You have to strain to find the Washington Post‘s editors acknowledging that Obama’s Honduras policy has been a bust.
Elliott Abrams on the human-rights consequences of raising “multilateralism” to the end-all and be-all of American foreign policy: “Multilateral diplomacy means small talk with torturers, tea with dictators, negotiations with regimes that survive through sheer brutal repression — and it means putting such unpleasant facts aside to gather UN votes and seek consensus.”
David Ignatius has figured out what scares Democrats: “If the Fed’s projections are right, the public is going to be very angry next year — at big business and at the elected officials who have spent trillions of dollars without putting the country fully back to work.” Translation: they mortgaged our future economic security and growth for nothing.
Clarence Page is scared about the gap in enthusiasm, which shows that in 2010, “81 percent of self-described Republicans say they are certain or likely to vote, compared to 65 percent of independent voters and only 56 percent of Democrats.”
Charles Krauthammer keeps getting hung up on that whole Constitution thing: “I think what’s interesting about Obama is he is going to be at the U.N. [conference in Copenhagen] to announce the [new] policy about climate change on the basis of — nothing. He is going to be proposing what the House has passed — that he knows is not going to pass in the Senate. And we are actually a constitutional democracy where the president can’t announce a policy unilaterally. It actually has to pass the two houses of the Congress, and our allies abroad know that, and they’re going to look at this announcement he is going to make and think it … extremely strange.”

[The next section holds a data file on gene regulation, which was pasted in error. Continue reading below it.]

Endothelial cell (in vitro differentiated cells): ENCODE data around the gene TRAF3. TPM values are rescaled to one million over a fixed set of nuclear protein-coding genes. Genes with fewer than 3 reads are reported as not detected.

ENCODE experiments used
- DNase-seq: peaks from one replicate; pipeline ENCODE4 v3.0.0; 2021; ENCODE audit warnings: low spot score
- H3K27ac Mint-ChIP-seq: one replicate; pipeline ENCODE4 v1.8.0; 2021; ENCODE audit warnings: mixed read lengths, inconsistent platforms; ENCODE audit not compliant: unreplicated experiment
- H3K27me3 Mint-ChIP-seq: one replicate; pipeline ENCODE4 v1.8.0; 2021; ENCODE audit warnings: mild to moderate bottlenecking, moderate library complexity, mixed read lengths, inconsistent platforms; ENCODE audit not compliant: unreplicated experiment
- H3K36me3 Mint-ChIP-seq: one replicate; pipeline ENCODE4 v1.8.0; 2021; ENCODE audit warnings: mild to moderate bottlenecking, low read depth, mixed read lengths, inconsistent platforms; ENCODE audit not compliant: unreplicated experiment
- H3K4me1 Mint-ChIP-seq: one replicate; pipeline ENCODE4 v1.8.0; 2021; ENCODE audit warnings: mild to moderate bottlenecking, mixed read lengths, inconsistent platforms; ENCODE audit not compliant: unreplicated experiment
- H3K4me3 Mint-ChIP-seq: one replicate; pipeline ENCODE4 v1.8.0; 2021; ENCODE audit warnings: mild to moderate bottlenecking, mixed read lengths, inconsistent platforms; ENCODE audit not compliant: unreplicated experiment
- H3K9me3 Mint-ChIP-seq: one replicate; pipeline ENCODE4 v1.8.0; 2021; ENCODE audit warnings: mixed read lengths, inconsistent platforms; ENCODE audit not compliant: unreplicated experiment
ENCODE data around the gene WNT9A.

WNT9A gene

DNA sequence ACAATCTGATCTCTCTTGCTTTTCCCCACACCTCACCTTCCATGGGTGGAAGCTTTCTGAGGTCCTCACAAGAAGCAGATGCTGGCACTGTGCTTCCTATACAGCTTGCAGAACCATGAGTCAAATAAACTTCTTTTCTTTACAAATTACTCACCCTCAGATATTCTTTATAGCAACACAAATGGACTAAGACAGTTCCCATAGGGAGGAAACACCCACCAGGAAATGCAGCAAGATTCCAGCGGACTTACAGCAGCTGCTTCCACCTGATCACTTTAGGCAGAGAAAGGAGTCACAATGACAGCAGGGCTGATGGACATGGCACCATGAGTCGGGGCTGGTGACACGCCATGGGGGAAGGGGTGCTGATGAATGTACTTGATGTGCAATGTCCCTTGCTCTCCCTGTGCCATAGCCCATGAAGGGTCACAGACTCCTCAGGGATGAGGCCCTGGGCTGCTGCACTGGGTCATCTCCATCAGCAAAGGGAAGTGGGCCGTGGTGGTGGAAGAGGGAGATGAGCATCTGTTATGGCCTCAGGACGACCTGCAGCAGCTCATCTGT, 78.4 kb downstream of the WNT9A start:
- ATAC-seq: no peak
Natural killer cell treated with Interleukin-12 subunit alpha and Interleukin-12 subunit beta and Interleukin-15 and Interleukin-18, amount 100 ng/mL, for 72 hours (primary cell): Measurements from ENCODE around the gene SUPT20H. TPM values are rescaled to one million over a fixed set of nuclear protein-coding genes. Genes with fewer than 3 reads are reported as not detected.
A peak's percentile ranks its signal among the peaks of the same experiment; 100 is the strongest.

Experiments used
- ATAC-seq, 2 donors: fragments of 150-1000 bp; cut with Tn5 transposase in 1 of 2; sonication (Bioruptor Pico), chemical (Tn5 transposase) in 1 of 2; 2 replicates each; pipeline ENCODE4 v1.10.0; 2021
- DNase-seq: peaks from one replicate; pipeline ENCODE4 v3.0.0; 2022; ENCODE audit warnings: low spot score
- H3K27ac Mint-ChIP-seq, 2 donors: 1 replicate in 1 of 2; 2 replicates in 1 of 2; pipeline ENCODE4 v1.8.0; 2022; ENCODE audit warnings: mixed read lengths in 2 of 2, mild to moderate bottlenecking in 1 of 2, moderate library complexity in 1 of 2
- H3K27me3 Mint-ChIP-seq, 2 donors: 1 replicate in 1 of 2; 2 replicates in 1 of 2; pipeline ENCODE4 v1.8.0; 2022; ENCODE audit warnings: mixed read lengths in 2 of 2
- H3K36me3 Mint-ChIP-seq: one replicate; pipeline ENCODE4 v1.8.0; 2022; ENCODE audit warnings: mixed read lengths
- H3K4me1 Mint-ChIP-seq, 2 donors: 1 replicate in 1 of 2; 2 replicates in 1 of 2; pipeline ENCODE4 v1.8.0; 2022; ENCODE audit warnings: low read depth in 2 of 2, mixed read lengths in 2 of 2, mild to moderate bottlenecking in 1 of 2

Apparently Americans don’t like panels of experts telling them what to do about health care: “A federal medical panel’s recommendation that women can now wait until age 50 to get a routine mammogram instead of age 40 is stirring up strong debate. The latest Rasmussen Reports survey finds that 81% of adults disagree with the panel’s recommendation. Just nine percent (8%) agree with the new guideline, and another nine percent (9%) are not sure.”
We certainly have seen lots of these already: “It’s one of the oldest tricks in the presidential playbook: when you want to focus attention on an issue, hold a meeting and call it a ‘summit.'” But if you really don’t have a plan to address unemployment and your agenda items are anti–job growth (e.g., raising taxes on small businesses), is it such a good idea to hold a summit?
The New York Times pans Obama’s Middle East approach: “Nine months later, the president’s promising peace initiative has unraveled. The Israelis have refused to stop all building. The Palestinians say that they won’t talk to the Israelis until they do, and President Mahmoud Abbas is so despondent he has threatened to quit. Arab states are refusing to do anything. Mr. Obama’s own credibility is so diminished (his approval rating in Israel is 4 percent) that serious negotiations may be farther off than ever.” And to boot, even the Times can see that George Mitchell and Rahm Emanuel bear responsibility for the debacle. So will either be canned?